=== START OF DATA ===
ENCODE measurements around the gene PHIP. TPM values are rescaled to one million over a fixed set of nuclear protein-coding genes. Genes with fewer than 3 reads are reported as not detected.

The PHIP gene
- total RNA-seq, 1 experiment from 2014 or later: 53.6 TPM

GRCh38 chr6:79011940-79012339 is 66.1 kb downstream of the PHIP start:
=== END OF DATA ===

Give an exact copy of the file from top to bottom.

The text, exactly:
ENCODE measurements around the gene PHIP. TPM values are rescaled to one million over a fixed set of nuclear protein-coding genes. Genes with fewer than 3 reads are reported as not detected.

The PHIP gene
- total RNA-seq, 1 experiment from 2014 or later: 53.6 TPM

GRCh38 chr6:79011940-79012339 is 66.1 kb downstream of the PHIP start: